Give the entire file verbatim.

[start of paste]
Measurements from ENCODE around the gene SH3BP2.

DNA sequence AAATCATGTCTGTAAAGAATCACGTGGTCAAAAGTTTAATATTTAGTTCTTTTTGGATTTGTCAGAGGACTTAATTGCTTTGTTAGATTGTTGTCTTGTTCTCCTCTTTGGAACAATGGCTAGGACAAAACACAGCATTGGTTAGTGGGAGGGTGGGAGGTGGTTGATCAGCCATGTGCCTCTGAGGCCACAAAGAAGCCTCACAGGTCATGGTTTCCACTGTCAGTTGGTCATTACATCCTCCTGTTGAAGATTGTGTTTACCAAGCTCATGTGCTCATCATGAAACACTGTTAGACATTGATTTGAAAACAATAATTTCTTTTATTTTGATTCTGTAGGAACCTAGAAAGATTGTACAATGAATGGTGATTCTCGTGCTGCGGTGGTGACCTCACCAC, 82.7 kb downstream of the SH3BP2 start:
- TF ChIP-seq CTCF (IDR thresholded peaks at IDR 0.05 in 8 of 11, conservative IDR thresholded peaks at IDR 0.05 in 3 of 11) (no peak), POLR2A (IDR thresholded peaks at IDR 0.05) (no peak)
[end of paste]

Measurements from ENCODE around the gene SH3BP2.

DNA sequence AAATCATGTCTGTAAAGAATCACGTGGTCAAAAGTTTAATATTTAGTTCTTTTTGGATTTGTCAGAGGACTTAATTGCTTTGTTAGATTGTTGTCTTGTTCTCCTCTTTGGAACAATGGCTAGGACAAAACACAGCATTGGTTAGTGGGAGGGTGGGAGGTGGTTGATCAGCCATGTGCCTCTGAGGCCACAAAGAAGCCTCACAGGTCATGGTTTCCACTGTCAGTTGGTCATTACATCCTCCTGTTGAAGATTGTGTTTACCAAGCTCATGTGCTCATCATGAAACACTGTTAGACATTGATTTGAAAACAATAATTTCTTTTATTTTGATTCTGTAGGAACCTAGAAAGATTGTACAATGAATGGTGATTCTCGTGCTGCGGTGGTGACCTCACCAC, 82.7 kb downstream of the SH3BP2 start:
- TF ChIP-seq CTCF (IDR thresholded peaks at IDR 0.05 in 8 of 11, conservative IDR thresholded peaks at IDR 0.05 in 3 of 11) (no peak), POLR2A (IDR thresholded peaks at IDR 0.05) (no peak)